World War Service.
During the world war Lingle enlisted in the United States navy, and because of his unusual aptitude for secret service work he rose in the service to become a chief boatswain’s mate in the naval intelligence service.
The third side of the life of Lingle was that closest to his heart, It was his family life. He was married and had two children whom he adored. They are Alfred Jr., who is 6 years old, and Dolores, who is 5. He lavished on these two children in an unrestrained affection, watc hing their upbringing with the greatest interest and care.
Several years ago he began sending his family to the Indiana sand dunes, near Michigan City, for summer vacations. This year he had purchased a cottage for them and he was enthusiastic in describing to his friends his hopes for the family’s happiness.
Witnesses who saw the slayer, and others who chased him through the loop streets, were taken to the detective bureau, and after thorough questioning by Stege, were shown pictures of known hoodlums who might have poarticipated in such a crime.
Several of the witnesses declared that pictures of Sam Hunt, supposed Capone gunman, resembled the slayer. Hunt was seized a few weeks ago, carrying a golf bag in which were concealed a shotgun and a pistol. The arrest was at the scene at which an assassination had been attempted.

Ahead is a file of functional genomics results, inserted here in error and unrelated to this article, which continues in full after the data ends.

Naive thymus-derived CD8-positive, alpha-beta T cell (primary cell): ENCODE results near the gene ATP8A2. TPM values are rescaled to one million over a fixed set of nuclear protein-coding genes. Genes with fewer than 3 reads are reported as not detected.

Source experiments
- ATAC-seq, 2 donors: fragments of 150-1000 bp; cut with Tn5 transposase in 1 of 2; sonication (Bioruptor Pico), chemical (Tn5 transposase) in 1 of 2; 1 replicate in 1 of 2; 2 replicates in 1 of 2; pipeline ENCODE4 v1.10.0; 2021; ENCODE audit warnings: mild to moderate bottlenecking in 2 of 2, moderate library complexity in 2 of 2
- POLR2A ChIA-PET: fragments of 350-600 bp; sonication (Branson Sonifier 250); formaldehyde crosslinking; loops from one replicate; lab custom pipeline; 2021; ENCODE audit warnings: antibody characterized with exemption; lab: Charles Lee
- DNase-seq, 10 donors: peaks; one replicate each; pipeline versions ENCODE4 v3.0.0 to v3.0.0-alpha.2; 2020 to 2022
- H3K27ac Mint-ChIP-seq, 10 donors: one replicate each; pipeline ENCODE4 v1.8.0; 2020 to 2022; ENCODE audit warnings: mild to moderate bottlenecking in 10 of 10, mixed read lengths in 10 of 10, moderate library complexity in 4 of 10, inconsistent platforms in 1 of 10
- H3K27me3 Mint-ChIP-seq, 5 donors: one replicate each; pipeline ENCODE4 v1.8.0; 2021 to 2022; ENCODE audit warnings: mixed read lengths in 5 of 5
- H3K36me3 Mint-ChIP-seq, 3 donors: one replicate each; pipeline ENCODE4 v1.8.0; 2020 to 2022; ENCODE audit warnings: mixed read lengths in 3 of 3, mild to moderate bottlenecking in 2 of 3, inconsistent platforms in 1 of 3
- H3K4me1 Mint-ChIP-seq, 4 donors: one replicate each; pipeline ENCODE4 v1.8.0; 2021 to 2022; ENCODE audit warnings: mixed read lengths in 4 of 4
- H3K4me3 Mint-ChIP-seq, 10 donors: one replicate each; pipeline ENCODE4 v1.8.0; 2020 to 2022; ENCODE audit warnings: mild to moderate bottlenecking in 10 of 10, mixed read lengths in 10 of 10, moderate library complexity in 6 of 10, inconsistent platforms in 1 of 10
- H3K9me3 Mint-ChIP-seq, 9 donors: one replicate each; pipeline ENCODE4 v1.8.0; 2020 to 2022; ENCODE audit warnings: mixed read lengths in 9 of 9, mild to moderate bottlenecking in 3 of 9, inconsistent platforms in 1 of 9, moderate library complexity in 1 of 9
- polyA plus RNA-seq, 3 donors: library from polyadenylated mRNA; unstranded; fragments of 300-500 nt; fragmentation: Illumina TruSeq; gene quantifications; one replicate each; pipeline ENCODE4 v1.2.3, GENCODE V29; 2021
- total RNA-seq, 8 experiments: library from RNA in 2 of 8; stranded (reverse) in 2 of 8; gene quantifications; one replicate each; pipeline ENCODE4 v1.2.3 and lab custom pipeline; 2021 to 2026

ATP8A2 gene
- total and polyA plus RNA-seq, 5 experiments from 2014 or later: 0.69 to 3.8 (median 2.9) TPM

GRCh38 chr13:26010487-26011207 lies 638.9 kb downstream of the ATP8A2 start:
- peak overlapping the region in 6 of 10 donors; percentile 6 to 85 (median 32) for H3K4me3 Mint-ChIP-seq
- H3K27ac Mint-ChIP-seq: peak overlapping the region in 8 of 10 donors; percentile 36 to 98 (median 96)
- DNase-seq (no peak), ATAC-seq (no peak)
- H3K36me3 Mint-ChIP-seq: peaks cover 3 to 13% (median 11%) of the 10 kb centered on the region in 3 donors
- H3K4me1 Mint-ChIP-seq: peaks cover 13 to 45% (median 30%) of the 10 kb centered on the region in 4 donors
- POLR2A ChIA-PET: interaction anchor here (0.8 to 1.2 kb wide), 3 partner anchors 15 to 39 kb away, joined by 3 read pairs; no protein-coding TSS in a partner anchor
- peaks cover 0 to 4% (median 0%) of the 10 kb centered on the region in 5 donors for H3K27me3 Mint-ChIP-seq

Lingle’s funeral parade proceeds past Our Lady of Sorrows on West Jackson Boulevard.
Excerpted from Chicago Tribune, June 17, 1930
Acting Police Commissioner John Alcock last night became the leader of the fight demanded by press, politicians, business leaders, clergymen, and private citizens against gang outlawry, which culminated in the murder of Alfred Lingle, Tribune reporter, a week ago.1
Alcock assumed command of the police department after a series of events during the day—all of which were the outgrowth of investigations inspired by the Lingle murder—of which the following were outstanding:
- 1. Police Commissioner William F. Russell submitted his resignation to William Hale Thompson and relieved Chief of Detectives John Stege of his detective bureau command.
2. A statement was issued by the retiring commissioner saying he and Stege were stepping out of their offices so as not to impede a thorough investigation of the Lingle murder and of the police department itself. He added that in his 22 months as commissioner he had withstood heavy pressure and was leaving the department in better condition that it was.
3. The city council committee on police met and heard Russell’s and Stege’s explanations of their withdrawals and voted to go to the bottom of charges of corrupt alliances of police and criminals.
4. The Association of Commerce special meeting of directors resulted in the creation of a special committee of sixteen to enlarge the work undertaken by the “Secret Six” to drive wrongdoers from the city. The business leaders made no public recommendations regarding a new police commissioner, nor any open request that Mayor Thompson resign.
5. The political action committee of the Chicago Church federation insisted upon an exposé of any partnership of crime and politics and a committee was appointed to make a definite inquiry as to why laws are not enforced.